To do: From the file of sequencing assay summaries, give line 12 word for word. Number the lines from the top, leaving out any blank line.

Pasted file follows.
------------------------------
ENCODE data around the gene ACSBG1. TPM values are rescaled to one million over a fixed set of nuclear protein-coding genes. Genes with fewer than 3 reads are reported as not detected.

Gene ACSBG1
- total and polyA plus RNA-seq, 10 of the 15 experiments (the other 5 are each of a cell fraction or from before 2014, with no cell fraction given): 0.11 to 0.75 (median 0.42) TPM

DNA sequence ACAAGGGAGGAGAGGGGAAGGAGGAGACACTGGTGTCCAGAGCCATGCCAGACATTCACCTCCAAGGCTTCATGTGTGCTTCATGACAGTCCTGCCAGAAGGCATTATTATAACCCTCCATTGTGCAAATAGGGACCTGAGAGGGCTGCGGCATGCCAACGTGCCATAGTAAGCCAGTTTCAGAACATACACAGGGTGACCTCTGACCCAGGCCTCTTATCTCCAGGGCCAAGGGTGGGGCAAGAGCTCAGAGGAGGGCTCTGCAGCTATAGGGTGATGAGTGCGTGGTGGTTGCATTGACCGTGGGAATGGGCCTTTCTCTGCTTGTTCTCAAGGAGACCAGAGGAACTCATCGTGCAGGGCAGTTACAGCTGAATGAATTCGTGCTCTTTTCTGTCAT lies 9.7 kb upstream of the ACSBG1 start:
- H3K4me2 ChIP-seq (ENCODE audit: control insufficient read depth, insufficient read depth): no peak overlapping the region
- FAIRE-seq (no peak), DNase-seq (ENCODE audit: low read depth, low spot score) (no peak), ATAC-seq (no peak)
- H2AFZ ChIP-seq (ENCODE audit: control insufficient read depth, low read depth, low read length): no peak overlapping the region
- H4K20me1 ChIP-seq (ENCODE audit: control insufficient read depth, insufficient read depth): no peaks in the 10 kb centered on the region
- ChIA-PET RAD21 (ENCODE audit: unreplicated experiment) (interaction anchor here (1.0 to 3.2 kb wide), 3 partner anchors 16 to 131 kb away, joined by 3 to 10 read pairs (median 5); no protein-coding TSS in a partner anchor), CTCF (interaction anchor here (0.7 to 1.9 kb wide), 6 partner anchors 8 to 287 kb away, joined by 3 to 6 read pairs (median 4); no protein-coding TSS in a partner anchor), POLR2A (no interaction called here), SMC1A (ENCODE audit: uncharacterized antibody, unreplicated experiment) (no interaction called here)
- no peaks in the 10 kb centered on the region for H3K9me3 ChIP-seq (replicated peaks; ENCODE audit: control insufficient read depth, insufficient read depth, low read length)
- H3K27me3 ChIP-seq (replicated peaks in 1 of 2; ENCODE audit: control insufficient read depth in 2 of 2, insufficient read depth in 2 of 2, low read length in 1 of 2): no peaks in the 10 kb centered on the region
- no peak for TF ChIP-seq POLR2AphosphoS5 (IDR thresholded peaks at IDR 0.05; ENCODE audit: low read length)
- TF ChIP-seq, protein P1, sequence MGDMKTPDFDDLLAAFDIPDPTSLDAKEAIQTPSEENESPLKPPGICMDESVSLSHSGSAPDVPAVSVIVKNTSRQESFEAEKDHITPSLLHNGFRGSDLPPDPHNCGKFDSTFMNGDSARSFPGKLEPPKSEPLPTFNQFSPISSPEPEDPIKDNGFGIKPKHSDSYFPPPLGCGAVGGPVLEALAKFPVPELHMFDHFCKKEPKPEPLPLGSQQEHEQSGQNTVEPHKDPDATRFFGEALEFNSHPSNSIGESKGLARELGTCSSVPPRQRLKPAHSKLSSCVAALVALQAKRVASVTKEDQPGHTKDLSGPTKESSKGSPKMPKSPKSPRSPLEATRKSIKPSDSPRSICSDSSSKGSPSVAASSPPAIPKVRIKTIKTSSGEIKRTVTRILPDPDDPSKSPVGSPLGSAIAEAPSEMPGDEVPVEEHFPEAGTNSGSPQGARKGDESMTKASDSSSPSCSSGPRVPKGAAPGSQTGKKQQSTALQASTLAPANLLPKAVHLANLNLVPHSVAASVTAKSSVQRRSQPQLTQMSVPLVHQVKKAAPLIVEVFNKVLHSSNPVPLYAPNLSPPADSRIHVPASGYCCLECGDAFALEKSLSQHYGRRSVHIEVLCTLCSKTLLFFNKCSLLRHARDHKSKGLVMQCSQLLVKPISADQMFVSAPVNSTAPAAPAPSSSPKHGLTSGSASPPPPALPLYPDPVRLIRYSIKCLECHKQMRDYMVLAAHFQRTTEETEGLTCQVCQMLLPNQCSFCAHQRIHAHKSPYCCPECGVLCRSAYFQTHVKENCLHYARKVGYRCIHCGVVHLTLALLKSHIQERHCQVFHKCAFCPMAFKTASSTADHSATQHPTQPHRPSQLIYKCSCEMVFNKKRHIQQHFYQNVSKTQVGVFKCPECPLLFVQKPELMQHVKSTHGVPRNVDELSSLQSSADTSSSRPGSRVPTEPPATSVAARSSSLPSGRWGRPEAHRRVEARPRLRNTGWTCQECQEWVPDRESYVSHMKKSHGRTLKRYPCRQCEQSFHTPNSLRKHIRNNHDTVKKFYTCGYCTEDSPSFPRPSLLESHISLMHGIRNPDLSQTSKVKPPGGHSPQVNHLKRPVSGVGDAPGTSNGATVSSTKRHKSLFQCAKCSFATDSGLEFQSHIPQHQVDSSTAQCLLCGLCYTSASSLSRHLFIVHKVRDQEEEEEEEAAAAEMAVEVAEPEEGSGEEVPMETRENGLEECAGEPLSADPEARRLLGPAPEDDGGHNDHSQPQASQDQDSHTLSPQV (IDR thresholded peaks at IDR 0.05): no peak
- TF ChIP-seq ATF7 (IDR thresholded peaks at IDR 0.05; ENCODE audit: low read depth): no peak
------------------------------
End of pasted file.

- no peak for TF ChIP-seq POLR2AphosphoS5 (IDR thresholded peaks at IDR 0.05; ENCODE audit: low read length)